Posted by Dale Buss on January 20, 2015 09:05 AM
Samsung leads global smartphone sales as Chinese brands rise.
Girl Scouts bring cookie scents to limited-edition Yankee Candle line.
Google nears closes (with Fidelity) billion-dollar investment in Elon Musk's SpaceX and space-based internet.
Facebook touts "economic impact," estimating it adds more than $200 billion to global economy, as it targets TV ad dollars and fake links in newsfeeds.
AT&T introduces free calling to Mexico following Iusacell acquisition.Continue reading...
Posted by Dale Buss on January 8, 2015 09:14 AM
Charlie Hebdo continues publishing in wake of terror attack as #JeSuisCharlie nears 3 million Tweets in global protest.
Samsung reveals first annual profit fall in three years, as brand pivots at CES to embrace Internet of Things to recharge its growth.
Sony delays sale of PlayStation 4 in China as CEO speaks at CES to affirm strategy and hack more firmly linked to North Korea by FBI.
Cadillac to stage brand comeback during the Oscars, which is launching its own $5.5 million social media campaign.
Tesco's turnaround plan: halting store openings and slashing branded products.Continue reading...
Posted by Dale Buss on November 14, 2013 10:49 AM
As recently as five years ago, Toyota was the unchallenged 800-pound gorilla of the global automotive business. Now after a few years that disproved its invincibility, the company finally looks menacing again to its competitors.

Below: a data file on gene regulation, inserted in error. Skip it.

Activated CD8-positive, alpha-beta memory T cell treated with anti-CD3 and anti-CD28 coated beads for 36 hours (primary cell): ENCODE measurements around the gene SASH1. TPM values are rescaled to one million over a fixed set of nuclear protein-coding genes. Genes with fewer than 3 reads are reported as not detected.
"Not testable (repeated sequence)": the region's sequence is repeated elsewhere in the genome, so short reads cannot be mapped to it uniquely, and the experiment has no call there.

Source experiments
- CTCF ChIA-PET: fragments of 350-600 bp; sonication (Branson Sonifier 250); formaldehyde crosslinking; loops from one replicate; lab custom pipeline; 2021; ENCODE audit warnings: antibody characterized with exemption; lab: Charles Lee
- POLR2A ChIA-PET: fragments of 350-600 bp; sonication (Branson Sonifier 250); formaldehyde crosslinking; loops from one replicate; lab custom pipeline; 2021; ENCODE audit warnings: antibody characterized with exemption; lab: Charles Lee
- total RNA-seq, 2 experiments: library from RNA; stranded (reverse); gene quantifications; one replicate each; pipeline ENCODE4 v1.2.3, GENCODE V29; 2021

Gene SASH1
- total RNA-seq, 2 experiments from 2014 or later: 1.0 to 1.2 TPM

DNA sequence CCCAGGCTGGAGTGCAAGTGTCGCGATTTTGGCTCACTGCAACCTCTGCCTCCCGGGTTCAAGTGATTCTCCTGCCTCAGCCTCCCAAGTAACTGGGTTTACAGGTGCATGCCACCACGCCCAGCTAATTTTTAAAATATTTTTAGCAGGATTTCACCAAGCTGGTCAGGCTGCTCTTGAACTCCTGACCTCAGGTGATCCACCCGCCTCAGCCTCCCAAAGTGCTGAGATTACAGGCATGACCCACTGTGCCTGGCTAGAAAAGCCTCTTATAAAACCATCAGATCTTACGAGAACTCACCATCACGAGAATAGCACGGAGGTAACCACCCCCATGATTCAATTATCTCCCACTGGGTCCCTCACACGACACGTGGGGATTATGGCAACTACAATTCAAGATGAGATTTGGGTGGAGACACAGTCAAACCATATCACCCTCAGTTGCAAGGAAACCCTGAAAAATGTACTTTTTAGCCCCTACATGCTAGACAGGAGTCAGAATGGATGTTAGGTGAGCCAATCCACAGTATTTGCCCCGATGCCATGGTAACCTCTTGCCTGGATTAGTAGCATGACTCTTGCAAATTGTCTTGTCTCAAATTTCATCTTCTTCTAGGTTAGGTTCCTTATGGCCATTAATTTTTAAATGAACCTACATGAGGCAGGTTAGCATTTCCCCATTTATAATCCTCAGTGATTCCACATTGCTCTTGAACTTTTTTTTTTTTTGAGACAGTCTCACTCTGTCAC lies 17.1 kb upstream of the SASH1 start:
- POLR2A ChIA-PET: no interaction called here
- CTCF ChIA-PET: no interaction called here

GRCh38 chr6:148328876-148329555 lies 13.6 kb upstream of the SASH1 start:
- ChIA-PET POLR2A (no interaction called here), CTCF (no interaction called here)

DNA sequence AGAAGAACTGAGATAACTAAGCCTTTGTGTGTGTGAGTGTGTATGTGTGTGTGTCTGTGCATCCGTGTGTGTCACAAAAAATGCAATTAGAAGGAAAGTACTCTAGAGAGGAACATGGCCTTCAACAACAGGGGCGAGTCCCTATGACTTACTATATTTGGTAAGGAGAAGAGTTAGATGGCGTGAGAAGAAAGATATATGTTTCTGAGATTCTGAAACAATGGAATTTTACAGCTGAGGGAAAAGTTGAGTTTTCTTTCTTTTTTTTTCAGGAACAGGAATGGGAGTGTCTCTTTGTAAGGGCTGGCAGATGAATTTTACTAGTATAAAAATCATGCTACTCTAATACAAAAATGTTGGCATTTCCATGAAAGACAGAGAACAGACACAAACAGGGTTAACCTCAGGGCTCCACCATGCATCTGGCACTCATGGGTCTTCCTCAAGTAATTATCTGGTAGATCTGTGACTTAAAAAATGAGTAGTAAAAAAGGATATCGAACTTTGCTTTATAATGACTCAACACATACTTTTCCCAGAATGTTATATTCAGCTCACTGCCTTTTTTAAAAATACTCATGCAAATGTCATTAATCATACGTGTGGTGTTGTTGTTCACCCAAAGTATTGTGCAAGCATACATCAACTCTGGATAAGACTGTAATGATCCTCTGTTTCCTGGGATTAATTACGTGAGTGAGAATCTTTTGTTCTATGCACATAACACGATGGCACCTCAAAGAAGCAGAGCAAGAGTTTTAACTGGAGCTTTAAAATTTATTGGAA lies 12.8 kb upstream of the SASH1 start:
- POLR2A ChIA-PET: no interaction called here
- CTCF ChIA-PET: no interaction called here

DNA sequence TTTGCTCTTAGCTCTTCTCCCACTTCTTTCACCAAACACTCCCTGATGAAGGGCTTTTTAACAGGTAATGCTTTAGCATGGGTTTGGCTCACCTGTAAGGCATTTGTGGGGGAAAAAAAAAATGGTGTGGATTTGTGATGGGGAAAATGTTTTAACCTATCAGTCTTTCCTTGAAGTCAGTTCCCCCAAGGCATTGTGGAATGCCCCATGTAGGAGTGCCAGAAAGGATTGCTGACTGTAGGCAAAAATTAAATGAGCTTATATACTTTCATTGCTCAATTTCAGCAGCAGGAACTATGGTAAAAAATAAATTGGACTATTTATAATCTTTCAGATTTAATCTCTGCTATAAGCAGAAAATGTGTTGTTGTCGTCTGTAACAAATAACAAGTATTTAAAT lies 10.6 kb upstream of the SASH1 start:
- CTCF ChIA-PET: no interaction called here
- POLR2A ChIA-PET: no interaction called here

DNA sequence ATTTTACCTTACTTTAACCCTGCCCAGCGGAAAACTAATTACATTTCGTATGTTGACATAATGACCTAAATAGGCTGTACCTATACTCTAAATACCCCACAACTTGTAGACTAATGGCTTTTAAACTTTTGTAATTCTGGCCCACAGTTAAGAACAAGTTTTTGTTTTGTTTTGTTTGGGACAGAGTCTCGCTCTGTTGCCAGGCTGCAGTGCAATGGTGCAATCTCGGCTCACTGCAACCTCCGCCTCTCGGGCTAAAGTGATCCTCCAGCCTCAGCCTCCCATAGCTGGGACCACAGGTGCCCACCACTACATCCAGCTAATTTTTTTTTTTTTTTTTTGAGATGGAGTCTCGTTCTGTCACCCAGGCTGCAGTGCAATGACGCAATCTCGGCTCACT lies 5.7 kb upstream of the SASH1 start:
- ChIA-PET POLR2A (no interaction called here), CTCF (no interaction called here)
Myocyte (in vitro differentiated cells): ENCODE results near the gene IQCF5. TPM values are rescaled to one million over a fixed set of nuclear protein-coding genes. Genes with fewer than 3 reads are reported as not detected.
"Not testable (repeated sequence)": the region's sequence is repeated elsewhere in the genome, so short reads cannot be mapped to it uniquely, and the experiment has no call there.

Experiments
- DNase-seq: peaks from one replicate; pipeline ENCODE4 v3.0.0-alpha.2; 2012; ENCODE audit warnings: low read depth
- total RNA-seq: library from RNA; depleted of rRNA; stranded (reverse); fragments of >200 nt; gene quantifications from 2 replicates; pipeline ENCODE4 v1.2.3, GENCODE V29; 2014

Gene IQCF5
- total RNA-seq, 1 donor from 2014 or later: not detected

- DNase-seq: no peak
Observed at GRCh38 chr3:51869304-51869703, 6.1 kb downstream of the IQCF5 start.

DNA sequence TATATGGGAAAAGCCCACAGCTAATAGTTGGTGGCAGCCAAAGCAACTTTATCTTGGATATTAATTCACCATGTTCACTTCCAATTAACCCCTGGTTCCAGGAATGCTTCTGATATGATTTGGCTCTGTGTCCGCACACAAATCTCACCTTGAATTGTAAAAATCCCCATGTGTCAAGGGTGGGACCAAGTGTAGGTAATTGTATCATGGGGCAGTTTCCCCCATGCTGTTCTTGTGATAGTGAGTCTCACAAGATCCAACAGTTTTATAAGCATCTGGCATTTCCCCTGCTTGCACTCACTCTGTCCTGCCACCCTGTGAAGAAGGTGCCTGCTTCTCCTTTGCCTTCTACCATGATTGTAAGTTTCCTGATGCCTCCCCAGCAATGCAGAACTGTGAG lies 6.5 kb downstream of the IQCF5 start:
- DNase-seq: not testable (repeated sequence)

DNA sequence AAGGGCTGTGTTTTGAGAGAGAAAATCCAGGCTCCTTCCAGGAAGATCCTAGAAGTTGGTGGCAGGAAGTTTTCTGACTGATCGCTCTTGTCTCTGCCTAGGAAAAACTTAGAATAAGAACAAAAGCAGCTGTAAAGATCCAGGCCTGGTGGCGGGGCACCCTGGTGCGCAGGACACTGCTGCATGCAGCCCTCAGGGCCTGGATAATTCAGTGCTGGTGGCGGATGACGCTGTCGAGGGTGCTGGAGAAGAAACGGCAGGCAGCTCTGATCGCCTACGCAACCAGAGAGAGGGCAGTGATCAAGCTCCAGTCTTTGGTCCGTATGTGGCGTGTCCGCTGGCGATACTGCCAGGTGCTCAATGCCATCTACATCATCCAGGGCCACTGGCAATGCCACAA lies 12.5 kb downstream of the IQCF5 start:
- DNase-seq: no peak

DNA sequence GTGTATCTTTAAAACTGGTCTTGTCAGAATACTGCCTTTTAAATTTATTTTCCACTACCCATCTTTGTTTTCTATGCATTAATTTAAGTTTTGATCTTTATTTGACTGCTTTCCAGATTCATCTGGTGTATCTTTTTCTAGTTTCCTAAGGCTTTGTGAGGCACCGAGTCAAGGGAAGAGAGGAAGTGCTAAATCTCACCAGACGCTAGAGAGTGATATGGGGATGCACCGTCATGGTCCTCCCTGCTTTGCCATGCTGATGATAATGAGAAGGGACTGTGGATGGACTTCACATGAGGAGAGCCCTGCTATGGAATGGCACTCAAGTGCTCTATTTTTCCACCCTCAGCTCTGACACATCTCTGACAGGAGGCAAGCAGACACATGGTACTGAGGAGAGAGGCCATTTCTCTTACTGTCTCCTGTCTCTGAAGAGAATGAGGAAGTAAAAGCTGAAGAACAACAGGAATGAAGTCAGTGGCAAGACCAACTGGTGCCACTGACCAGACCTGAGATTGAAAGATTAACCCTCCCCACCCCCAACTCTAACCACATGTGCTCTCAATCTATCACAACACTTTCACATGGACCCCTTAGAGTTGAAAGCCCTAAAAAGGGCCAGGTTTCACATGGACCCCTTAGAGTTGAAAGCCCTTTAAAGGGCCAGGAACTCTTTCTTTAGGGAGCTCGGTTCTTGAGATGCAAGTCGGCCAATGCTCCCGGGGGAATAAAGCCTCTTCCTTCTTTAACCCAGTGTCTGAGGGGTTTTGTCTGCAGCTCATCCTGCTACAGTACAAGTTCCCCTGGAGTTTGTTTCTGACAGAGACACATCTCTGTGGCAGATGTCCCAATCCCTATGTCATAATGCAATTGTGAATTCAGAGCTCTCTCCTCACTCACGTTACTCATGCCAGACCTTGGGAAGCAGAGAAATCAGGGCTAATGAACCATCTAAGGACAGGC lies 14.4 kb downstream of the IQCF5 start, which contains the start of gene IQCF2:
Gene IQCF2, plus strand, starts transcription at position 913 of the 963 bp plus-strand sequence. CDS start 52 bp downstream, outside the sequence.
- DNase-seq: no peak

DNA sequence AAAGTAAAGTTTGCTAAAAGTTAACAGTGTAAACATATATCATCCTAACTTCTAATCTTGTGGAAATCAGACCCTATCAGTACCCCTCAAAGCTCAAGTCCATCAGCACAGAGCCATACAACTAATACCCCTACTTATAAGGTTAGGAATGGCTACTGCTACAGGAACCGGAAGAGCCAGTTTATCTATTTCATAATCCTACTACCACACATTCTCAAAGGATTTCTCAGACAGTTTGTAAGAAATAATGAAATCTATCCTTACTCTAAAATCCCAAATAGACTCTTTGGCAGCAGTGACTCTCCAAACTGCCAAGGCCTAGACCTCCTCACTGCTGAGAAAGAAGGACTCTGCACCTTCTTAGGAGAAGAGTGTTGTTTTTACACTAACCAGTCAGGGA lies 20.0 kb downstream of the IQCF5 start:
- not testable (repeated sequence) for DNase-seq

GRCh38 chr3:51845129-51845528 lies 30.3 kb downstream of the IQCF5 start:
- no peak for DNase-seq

The company posted a 70 percent increase in third-quarter profit and once again is the world's largest car maker by number of vehicles sold, pushing 10 million units a year—a level no company yet has reached. It arguably finally has put behind it the series of crises that enveloped the company beginning in 2008, including the Great Recession, pricey yen, a recall and safety scandal, and some boring products.
And now, while he won't quite shout it from the top of a Tokyo skyscraper, President Akio Toyoda—grandson of the founder—has made it clear that Toyota "is finally ready to go on the offensive again," as Automotive News put it. At this point, the New York Times pointed out, Toyota clearly is ahead of Japan-based rivals Nissan and Honda in its recovery and growth.Continue reading...
Posted by Dale Buss on November 11, 2013 04:34 PM
Japanese auto brands have rebounded from the Great Recession and 2011's tsunami and earthquake to re-establish their relevance in the global auto industry. But the Tokyo Motor Show hasn't fared as well, suffering since then by comparison with auto shows in China, even as Japan itself has suffered as a center of automotive production by comparison with growth in North America and other markets.